Irish philosopher George Bishop Berkeley was one of the greatest philosophers of the early modern period. Along with David Hume and John Locke he is considered one of the fathers of British Empiricism. Berkeley is a clear, concise, and sympathetic introduction to George Berkeley’s philosophy, and a thorough review of his most important texts. Daniel E. Flage explores his works on vision, metaphysics, morality, and economics in an attempt to develop a philosophically plausible interpretation of Berkeley’s oeuvre as whole.

Many scholars blur the rejection of material substance (immaterialism) with the claim that only minds and things dependent upon minds exist (idealism). However Flage shows how, by distinguishing idealism from immaterialism and arguing that Berkeley’s account of what there is (metaphysics) is dependent upon what is known (epistemology), a careful and plausible philosophy emerges.

The author sets out the implications of this valuable insight for Berkeley’s moral and economic works, showing how they are a natural outgrowth of his metaphysics, casting new light on the appreciation of these and other lesser-known areas of Berkeley’s thought.

Daniel E. Flage’s Berkeley presents the student and general reader with a clear and eminently readable introduction to Berkeley’s works which also challenges standard interpretations of Berkeley’s philosophy.
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  • April 2014
  • 224 pages
  • 160 x 237 mm / 6 x 9 in
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  • 9780745656335
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Table of Contents

Acknowledgements ix

Abbreviations xi

Chapter 1: Berkeley’s Life and Writings 1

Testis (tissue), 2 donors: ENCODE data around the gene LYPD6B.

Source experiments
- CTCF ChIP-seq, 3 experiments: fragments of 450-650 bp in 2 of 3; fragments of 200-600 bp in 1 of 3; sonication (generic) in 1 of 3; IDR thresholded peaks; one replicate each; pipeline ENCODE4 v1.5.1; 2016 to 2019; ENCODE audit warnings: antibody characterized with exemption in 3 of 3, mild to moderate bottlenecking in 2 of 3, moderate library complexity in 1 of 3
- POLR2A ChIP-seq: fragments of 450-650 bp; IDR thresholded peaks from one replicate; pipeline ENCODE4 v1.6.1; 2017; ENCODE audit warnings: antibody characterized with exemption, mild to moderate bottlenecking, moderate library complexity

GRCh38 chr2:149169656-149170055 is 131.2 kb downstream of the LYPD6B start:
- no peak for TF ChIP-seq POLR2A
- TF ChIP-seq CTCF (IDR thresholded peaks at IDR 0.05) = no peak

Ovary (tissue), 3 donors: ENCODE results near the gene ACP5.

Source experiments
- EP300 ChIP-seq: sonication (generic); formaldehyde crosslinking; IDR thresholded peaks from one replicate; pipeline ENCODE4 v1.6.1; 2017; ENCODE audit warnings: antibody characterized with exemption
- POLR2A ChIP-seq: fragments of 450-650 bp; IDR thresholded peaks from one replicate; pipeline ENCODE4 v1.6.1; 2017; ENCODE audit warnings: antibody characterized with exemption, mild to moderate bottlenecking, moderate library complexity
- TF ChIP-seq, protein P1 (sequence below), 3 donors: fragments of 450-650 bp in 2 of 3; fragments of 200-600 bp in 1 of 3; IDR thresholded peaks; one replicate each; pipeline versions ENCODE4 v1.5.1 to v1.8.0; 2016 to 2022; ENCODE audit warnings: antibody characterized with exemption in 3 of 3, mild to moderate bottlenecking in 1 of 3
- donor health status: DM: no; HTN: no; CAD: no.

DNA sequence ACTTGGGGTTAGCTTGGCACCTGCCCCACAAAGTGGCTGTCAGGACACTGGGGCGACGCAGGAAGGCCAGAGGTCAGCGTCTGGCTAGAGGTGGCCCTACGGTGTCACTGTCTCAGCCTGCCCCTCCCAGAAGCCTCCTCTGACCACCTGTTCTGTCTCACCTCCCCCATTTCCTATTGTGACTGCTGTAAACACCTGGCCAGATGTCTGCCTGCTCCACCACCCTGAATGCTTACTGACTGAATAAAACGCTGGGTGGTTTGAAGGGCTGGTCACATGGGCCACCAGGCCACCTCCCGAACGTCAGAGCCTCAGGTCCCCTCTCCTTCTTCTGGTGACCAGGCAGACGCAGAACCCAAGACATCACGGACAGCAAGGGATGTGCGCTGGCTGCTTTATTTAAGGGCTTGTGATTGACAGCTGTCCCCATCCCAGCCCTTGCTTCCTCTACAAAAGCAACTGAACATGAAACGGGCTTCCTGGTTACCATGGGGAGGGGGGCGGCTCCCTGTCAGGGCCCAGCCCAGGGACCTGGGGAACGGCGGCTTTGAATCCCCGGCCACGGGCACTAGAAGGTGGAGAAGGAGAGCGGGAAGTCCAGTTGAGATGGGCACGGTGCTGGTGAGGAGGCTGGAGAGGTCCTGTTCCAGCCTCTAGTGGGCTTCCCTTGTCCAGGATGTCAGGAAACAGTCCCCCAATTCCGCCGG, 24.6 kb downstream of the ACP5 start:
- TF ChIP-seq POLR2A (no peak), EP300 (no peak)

Why Study Berkeley Today? 1

Early Life 3

Bermuda and Rhode Island 7

Bishop of Cloyne 12

On Reading Berkeley 17

Further Reading 21

Chapter 2: Vision 22

The Historical Context: Methods of Inquiry and Theories of Vision 23

Berkeley on Seeing Distance (NTV §§2–51) 26

Perception of Magnitude (NTV §§52–87) 31

Situation and Numerical Heterogeneity (NTV §§88–120) 33

Heterogeneity and the Universal Language of Vision (NTV §§121–158) 36

A Look Back; A Look Ahead 39

Further Reading 41

Chapter 3: Abstraction 42

Historical Context 43

The Principal Arguments 48

Language 53

A Look Back; A Look Ahead 54

Further Reading 55

Chapter 4: The Case for Idealism and Immaterialism in the Principles 56

The Case for Idealism (Sections 1–7) 58

The Attack on Matter (Sections 8–24) 70

Onward to Ordinary Objects (Sections 25–33) 86

A Look Back; A Look Ahead 94

Further Reading 95

Chapter 5: Three Dialogues between Hylas and Philonous 97

Background 98

Dialogue One 99

Dialogue Two 105

Dialogue Three 108

A Look Back; A Look Ahead 112

Further Reading 113

Chapter 6: Minds: Yours, Mine, and God’s 114

The Principles 116

Knowing Minds: Dialogue Three 124

Your Mind and God’s 131

A Look Back; A Look Ahead 136

Further Reading 136

Chapter 7: Moral Philosophy 137

Moral Theories 138

The Egoistic Notebooks 142

Passive Obedience 147

Alciphron 158

A Look Back; A Look Ahead 162

Further Reading 163

Chapter 8: Economics and the Irish Condition 164

Eighteenth-Century Ireland and the South Sea Bubble 164

An Essay towards Preventing of the Ruin of Great Britain 166

The Querist 169

Further Reading 176

Chapter 9: Concluding Remarks 177

Endnotes 182

Bibliography 189

Index 197

About the Author
Daniel Flage is Professor of Philosophy at James Madison university.
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"Daniel Flage's book provides much of value for all readers.  His clear exposition and acute argumentation make it an excellent choice for beginners to Berkeley, while his careful account of the epistemological grounding of Berkeley's theory will interest and challenge Berkeley scholars."
Margaret Atherton, University of Wisconsin

"Daniel Flage's clear, engaging, and wide-ranging introduction is a welcome resource for anyone who is studying Berkeley for the first time.  Readers already familiar with Berkeley will be intrigued by its argument that Berkeley's idealism and immaterialism rest on epistemological premises."
Kenneth Winkler, Yale University

"One puts down this volume with admiration for the person of Bishop Berkeley and for the clarity in which Daniel Flage presents Berkeley's philosophy."
Fellowship of Catholic Scholars Quarterly
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